As for collecting royalties, there are all sorts of issues there. Under EU law artists have resale royalty rights. That is to say, when a work is sold, they get a share of the proceeds. California had a similar scheme but that was ruled unconstitutional. How to enforce and claim those royalties is an issue. That’s one area where people are looking at smart contracts as that can be made automatic. (Although there is a massive loophole there too).


So when and how exactly DO I get paid for my writing, since apparently the months or even years of hard work that went into it don’t count, because once it is done I am apparently not doing any more work and thus don’t deserve any additional pay? I guess all that self-marketing that non-big-name writers do is just for fun, and not work in an attempt to get paid?

You yourself said that most creatives don’t make the big bucks, which is why we need every dollar we can get from it.

But then, apparently even live performances are only “marginal” work to you, and so only deserve “marginal” pay.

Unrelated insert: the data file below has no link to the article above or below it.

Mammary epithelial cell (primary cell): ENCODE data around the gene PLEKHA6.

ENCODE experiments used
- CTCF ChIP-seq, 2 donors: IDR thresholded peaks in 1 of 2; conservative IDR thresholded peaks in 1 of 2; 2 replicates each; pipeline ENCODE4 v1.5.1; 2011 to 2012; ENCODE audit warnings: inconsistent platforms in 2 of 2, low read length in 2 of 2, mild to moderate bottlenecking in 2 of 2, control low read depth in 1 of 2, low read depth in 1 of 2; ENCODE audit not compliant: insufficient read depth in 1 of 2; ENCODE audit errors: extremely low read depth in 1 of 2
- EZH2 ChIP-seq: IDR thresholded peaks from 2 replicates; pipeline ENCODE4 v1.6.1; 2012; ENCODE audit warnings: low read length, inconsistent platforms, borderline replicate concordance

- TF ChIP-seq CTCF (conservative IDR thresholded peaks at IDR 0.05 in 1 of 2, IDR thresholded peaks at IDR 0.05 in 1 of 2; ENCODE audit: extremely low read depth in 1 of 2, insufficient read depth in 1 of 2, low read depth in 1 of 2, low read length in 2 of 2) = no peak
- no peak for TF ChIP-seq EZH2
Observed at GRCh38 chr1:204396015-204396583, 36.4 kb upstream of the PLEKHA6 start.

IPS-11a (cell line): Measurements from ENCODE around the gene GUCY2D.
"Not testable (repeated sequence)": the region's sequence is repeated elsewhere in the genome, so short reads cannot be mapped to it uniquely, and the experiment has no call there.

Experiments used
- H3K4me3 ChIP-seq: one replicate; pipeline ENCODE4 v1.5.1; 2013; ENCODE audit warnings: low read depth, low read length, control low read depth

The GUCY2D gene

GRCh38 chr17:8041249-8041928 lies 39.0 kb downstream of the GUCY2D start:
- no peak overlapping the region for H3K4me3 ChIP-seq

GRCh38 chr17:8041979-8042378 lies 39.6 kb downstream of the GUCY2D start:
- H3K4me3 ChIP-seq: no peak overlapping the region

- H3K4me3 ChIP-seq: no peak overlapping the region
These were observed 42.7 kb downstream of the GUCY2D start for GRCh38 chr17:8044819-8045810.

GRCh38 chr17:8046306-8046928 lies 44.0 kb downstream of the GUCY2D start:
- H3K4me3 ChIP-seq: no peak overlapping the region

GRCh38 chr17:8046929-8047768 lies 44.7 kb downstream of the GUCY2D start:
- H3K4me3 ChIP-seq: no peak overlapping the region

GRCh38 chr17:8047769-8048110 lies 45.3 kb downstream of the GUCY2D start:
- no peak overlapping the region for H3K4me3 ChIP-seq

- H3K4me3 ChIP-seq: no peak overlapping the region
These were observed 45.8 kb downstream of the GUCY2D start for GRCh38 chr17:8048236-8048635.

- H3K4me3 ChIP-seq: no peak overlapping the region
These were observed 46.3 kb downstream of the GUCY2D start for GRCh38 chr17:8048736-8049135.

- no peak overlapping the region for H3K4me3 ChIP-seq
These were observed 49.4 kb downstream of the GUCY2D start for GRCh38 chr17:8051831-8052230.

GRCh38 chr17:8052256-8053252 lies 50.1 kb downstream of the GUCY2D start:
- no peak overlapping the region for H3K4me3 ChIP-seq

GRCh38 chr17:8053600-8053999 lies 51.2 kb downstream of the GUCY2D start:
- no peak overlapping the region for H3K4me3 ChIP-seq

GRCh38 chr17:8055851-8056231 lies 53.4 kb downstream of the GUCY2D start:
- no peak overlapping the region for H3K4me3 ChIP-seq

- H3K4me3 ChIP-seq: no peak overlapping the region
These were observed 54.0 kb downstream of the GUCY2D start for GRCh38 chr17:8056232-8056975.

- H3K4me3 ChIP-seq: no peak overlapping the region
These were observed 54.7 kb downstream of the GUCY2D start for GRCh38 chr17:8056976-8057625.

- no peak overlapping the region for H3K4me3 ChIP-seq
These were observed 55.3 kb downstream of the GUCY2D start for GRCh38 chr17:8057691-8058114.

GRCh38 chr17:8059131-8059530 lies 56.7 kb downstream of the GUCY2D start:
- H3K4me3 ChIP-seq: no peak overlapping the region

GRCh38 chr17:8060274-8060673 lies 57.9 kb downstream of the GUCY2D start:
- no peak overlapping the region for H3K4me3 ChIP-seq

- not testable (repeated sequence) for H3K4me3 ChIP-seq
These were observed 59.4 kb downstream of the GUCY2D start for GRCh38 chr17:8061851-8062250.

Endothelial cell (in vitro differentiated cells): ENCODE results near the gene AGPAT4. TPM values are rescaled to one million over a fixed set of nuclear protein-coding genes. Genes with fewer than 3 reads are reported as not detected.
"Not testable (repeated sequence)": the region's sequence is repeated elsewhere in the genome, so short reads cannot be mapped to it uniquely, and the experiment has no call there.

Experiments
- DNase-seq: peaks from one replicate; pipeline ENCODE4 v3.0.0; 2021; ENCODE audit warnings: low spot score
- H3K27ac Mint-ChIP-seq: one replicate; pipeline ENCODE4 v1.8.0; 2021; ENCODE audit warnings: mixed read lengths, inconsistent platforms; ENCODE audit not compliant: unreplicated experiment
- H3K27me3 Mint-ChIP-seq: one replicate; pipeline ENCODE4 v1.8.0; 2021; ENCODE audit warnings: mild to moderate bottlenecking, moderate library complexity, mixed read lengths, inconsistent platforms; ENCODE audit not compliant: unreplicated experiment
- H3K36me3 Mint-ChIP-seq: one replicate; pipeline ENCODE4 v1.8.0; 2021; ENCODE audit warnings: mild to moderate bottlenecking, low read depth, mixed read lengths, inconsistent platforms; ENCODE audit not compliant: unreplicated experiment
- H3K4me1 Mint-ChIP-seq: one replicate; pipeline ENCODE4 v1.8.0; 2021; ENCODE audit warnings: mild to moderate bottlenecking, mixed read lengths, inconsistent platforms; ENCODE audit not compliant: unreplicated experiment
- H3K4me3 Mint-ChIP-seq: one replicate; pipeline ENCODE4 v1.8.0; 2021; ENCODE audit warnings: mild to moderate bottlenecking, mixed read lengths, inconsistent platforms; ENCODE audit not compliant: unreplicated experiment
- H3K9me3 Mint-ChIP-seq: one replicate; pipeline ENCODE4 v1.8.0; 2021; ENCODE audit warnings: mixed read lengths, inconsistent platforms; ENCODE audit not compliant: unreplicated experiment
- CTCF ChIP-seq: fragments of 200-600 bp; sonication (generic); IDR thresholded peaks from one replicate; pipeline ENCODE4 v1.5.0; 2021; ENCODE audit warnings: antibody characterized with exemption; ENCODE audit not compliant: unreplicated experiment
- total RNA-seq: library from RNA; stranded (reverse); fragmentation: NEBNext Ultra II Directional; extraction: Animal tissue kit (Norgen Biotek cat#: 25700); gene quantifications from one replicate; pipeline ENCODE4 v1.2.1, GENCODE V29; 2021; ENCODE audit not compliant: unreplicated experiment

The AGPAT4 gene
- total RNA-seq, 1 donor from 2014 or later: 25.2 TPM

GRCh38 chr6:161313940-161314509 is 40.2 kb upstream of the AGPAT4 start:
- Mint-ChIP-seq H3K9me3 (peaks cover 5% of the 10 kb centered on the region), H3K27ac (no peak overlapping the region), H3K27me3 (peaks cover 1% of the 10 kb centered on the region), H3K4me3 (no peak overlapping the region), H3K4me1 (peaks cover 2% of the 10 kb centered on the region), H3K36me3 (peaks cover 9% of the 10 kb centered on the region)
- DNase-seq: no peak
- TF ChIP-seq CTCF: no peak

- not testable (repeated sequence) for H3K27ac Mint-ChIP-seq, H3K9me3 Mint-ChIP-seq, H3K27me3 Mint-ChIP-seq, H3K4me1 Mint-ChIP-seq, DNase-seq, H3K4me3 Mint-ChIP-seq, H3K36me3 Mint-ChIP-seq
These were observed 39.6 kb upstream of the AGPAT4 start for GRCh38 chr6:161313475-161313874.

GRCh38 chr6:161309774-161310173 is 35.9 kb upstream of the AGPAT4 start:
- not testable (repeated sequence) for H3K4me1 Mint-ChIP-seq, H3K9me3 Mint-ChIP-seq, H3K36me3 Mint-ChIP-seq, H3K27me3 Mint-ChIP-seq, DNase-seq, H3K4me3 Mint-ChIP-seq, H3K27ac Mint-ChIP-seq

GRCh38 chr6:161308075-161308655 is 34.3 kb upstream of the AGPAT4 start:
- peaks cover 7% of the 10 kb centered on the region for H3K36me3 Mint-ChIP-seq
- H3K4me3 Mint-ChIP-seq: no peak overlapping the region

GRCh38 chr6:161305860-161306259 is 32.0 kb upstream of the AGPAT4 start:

Again I would suggest that a basic income guarantee will allow artists to practice their art without as big a need for a time-consuming day job just as well as any royalties scheme, and without breaking half the internet to do it.

And I would suggest that working kidneys would allow me to support myself comfortably so that I was not dependent on things like a “royalties scheme,” but it ain’t gonna happen.

You are not being misunderstood by large numbers of people here, Surplus. You are being an entitled jerk by denigrating the hard work of creatives, a number of whom here have told you so.

You want the fruits of my labor, fucking pay me properly for it like for anybody else’s labor. And writing, like all art, IS labor, even if you don’t see most of it. The idea that “art made for art’s sake” is inherently superior is elitist bullshit pushed by pretentious asshats.

Don’t want to pay the price that I’m charging? No one is forcing you to consume my output. Go read through Project Guttenberg instead. You are not being oppressed because a new paperback costs CA $18.00.